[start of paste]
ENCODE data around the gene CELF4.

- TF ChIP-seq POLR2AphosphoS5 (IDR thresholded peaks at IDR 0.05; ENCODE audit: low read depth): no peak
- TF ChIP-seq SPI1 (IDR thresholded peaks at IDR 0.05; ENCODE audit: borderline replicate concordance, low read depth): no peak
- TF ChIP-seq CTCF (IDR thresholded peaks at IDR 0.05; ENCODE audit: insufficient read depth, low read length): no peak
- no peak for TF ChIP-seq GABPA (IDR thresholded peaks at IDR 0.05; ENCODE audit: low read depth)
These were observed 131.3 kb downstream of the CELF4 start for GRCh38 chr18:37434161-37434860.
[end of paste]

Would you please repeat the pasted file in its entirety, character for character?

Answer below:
ENCODE data around the gene CELF4.

- TF ChIP-seq POLR2AphosphoS5 (IDR thresholded peaks at IDR 0.05; ENCODE audit: low read depth): no peak
- TF ChIP-seq SPI1 (IDR thresholded peaks at IDR 0.05; ENCODE audit: borderline replicate concordance, low read depth): no peak
- TF ChIP-seq CTCF (IDR thresholded peaks at IDR 0.05; ENCODE audit: insufficient read depth, low read length): no peak
- no peak for TF ChIP-seq GABPA (IDR thresholded peaks at IDR 0.05; ENCODE audit: low read depth)
These were observed 131.3 kb downstream of the CELF4 start for GRCh38 chr18:37434161-37434860.